Twitter India public policy head Mahima Kaul resigns citing personal reasons: Report

Twitter India's head of public policy, Mahima Kaul, has resigned citing personal reasons, reported the Hindustan Times on Saturday.

According to the report, Kaul had stepped down in January, but will continue her role till the end of March. “At the start of this year, Mahima Kaul decided to step down from her role as Twitter Public Policy Director for India and South Asia to take a well-deserved break,” Twitter Global Policy head Monique Meche was quoted as saying by the Hindustan Times.

Meche further said that Kaul's resignation is huge loss for Twitter, “but after more than five years in the role we respect her desire to focus on the most important people and relationships in her personal life.” Merche added that Kaul will continue her role till the end of the March and help the company with transition.

Kaul’s resignation comes at a time when Twitter is under the lens of the Ministry of Electronics and Information Technology (Meity) for “violating Indian law” by not taking down tweets related to “farmers genocide”.

The government, on Wednesday, ordered Twitter to immediately take down handles and hashtags that suggested farmer genocide was being planned. The government said such misinformation and inflammatory content will incite passion and impact public order. It warned Twitter of penal action in case of failure to comply with its directive.

In a strongly-worded notice to Twitter, the Ministry of Electronics and Information Technology said on January 31 it had asked the micro-blogging site to block 257 URLs (web addresses) and one hashtag under the relevant provision of the law as they were “spreading misinformation about (farmer) protests and has the potential to lead to imminent violence affecting public order situation in the country.” Twitter chose to sit over the request for one full day before blocking them, only to unblock them a few hours later.

Section 69A of the Information Technology Act gives the central government powers to direct an intermediary like Twitter to “block for access for the public any information generated, transmitted, received, stored or hosted” in any computer if it is “satisfied that the same is necessary or expedient in order to prevent incitement” of any offence, the notice said.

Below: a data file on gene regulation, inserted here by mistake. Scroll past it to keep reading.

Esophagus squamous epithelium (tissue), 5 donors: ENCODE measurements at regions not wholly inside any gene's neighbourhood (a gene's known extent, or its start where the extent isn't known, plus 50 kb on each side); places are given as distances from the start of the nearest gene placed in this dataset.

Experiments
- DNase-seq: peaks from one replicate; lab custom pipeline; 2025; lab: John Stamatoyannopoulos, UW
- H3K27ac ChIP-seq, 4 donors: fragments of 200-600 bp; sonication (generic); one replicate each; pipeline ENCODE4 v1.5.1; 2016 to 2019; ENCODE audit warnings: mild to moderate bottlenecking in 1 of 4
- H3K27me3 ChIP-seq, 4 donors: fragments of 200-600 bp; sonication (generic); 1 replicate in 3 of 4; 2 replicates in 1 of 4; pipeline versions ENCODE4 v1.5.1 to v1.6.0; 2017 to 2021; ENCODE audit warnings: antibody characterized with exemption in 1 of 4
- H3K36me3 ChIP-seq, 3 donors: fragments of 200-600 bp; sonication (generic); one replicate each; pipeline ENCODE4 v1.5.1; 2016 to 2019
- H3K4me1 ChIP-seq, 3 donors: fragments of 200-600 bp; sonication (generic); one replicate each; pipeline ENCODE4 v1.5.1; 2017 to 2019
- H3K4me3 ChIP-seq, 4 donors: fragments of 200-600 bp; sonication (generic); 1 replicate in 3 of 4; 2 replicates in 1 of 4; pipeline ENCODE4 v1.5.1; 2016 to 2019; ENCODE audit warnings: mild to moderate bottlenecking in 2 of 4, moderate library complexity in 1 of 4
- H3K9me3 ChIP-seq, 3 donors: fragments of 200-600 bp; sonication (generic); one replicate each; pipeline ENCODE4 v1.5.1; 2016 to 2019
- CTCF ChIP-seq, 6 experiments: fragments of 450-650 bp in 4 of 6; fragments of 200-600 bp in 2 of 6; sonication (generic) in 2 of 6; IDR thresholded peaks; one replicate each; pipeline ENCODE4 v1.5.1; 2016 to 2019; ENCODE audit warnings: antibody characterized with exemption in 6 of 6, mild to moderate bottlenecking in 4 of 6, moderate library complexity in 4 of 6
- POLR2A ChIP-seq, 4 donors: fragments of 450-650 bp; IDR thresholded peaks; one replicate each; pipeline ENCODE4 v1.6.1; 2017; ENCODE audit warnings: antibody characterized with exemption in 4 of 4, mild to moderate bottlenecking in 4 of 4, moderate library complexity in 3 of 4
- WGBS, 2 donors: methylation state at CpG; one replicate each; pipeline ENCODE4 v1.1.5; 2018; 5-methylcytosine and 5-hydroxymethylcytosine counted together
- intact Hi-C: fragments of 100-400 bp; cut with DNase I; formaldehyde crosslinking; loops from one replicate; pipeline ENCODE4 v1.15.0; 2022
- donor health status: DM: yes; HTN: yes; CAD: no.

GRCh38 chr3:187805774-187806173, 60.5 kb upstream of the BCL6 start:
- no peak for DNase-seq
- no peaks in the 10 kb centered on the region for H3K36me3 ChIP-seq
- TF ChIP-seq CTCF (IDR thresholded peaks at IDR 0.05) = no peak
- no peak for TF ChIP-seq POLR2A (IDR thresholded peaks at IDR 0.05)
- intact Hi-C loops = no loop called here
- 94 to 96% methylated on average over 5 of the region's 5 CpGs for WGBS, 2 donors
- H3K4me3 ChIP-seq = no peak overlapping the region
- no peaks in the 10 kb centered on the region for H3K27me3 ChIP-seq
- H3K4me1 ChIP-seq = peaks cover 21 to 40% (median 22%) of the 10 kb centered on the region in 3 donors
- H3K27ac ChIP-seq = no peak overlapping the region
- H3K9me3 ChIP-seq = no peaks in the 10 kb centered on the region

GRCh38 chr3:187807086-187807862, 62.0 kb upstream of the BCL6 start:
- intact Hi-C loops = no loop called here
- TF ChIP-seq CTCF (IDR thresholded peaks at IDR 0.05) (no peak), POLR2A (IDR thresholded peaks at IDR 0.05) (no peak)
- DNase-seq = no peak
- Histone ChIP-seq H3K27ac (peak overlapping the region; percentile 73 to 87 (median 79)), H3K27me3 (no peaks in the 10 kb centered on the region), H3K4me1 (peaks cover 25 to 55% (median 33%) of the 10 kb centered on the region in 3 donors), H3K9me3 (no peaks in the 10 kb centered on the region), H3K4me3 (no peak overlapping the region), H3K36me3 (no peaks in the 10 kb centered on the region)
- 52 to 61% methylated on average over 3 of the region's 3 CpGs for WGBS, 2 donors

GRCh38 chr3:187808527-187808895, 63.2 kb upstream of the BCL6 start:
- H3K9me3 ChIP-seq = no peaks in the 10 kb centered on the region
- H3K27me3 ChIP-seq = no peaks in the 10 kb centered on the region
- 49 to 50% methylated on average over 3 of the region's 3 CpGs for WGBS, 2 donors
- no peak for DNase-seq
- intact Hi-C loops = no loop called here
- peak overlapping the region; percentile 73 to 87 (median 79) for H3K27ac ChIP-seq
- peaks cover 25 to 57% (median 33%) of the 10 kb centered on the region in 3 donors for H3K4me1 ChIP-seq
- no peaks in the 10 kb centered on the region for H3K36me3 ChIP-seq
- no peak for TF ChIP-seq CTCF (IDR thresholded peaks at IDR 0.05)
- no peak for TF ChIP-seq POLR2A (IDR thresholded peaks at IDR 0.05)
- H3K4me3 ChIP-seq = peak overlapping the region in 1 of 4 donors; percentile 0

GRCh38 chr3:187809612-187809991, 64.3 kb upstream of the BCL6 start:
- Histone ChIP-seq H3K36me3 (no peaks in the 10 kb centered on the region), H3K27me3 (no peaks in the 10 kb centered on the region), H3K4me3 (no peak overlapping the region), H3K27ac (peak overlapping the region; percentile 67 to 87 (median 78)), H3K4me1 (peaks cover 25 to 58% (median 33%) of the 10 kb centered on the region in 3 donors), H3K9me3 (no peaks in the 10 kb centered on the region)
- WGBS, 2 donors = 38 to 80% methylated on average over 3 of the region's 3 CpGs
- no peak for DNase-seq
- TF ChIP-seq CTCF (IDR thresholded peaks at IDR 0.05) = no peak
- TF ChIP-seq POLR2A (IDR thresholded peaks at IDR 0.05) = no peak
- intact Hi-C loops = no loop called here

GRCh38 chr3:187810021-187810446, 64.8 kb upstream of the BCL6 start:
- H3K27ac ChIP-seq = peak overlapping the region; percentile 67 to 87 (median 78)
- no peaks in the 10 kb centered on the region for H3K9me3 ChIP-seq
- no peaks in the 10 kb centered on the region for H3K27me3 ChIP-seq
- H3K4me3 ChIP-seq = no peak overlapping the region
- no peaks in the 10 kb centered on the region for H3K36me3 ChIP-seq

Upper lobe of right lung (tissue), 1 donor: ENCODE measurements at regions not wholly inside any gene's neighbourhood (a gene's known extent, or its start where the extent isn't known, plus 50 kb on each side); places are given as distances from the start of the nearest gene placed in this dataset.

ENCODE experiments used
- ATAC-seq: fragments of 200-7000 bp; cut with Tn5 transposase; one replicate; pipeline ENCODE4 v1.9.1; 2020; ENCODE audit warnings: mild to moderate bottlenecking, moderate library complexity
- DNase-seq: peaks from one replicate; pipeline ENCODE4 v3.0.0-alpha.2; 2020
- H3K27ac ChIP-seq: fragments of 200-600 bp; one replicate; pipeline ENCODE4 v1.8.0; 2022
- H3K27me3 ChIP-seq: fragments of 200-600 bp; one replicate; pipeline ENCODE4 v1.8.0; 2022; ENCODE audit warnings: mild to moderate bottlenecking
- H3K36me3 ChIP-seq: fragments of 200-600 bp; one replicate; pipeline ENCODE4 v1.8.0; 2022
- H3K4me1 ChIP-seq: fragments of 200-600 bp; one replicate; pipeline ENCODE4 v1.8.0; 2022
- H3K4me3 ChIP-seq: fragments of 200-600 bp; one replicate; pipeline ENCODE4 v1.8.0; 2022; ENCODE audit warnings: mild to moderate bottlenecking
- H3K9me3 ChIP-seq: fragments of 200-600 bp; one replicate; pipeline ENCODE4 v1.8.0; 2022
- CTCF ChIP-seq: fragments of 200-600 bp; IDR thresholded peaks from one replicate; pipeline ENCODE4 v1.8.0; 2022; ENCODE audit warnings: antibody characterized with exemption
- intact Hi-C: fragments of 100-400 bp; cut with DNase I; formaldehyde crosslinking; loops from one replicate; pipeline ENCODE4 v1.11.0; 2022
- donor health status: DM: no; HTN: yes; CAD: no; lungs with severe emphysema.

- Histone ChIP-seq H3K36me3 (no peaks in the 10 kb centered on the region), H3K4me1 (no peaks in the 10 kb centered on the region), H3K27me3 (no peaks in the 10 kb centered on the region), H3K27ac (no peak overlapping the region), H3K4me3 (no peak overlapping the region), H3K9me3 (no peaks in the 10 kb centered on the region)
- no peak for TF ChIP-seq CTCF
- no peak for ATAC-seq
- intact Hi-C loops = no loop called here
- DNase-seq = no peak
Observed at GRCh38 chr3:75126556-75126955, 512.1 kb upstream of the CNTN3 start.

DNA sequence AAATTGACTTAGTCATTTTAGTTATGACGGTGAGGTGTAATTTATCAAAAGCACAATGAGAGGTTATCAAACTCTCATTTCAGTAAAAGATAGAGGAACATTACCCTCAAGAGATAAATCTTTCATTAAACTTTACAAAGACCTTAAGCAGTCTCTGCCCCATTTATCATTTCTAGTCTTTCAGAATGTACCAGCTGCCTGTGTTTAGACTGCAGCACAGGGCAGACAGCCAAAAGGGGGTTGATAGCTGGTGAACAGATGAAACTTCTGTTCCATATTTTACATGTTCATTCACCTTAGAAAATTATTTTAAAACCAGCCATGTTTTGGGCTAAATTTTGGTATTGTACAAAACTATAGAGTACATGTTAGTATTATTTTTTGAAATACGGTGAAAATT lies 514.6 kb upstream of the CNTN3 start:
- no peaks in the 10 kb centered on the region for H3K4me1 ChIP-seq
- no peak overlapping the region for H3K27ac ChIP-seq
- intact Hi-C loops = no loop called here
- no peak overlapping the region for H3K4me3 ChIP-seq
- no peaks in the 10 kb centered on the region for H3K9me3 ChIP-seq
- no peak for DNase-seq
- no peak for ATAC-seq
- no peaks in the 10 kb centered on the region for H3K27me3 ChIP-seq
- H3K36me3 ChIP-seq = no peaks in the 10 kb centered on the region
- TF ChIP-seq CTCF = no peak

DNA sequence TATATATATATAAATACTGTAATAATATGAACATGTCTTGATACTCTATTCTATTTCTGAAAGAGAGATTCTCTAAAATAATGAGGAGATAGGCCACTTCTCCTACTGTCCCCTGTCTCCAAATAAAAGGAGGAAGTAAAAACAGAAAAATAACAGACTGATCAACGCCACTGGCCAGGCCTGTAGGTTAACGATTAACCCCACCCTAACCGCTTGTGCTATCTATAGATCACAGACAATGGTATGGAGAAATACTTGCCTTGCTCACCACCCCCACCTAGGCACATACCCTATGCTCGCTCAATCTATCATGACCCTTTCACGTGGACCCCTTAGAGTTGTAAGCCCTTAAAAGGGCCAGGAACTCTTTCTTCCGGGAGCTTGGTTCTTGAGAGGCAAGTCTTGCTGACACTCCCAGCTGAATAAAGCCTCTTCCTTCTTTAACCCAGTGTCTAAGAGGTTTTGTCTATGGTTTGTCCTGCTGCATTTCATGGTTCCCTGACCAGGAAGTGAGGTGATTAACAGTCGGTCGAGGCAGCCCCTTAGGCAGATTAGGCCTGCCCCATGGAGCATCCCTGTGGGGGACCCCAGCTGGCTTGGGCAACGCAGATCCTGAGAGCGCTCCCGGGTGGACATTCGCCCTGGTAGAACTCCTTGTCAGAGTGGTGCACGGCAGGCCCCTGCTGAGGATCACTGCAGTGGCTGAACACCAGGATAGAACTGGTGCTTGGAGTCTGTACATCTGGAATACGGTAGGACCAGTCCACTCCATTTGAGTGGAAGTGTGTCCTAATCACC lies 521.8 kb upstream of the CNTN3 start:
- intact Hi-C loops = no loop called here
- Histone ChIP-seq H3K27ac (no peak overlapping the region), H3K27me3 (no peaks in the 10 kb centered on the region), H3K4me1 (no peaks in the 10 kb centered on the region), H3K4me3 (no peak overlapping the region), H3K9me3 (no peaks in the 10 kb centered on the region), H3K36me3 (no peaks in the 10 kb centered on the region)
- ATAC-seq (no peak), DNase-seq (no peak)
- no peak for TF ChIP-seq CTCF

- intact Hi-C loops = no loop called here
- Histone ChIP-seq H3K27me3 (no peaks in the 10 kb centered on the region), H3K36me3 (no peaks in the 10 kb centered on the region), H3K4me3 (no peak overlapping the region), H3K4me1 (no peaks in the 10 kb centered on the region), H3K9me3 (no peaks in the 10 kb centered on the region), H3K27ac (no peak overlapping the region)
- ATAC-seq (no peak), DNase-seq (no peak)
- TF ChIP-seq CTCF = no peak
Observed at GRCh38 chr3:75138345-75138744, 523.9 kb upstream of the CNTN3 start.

According to Twitter, it held meetings with government officials and conveyed that the accounts and posts in question constitute free speech and are newsworthy. The company then “unwithheld” the accounts to protect public conversation.

On Twitter's plea of such blocking impacting freedom of speech, the notice said Twitter has no constitutional, statutory or any legal basis to comment upon the interplay of statutory provisions with constitutional principles.

"The direction to block the hashtag '#ModiPlanningFarmerGenocide' has been found to be instigating people to commit cognizable offences in relation to public order and security of the state," it said adding the impracticability or disproportionality of the said measure cannot be decided by an intermediary which is bound by the orders of the central government.

It sought banning of the hashtag accompanied by the content that is attached to it by the users using the same.

"Apart from the fact that the hashtag itself is provocative, the assertion of Twitter in its letter dated February 1, 2021, that stock phrases and exaggerations/crude emotional appeals do not constitute inflammatory speech in light of the judgments of the Supreme Court, is meritless as the content attached to the said hashtag has been found to be directly falling afoul" to law, it said.

The ministry said a committee that reviewed the January 31 order and the reply by Twitter a day later, has confirmed the decision to block the said handles and hashtag.

"After the hearing was concluded on February 1 also the interim order continued to remain in operation despite which you chose not to comply with the mandate of law and the order passed by the competent authority legally endowed with the jurisdiction to pass the same.

"Instead, you chose to send a communication dated 1.2.2021 received by the undersigned on 1.2.2021 at 19.37, attempting to give justification, thereby not only admitting that you have not complied with the order, but also seeking to justify non-compliance," it said.

It went on to state that Twitter cannot assume the role of a court.

Having considered Twitter's response, "the competent authority is satisfied that it is necessary and also expedient in the interest of public order and also for preventing incitement to the commission of any cognizable offence relating to public order that Twitter... is once again directed to block for access by the public, the said Twitter handles and also the said hashtag with immediate effect," the notice said giving details of the handles to be blocked.

Failure to do so would invoke Section 69A[3] for specific penal consequences, it added.

Section 69A(3) in The Information Technology Act, 2000 provides that "the intermediary who fails to comply with the direction issued under sub-section (1) shall be punished with an imprisonment for a term which may extend to seven years and shall also be liable to fine."

(Inputs from PTI)

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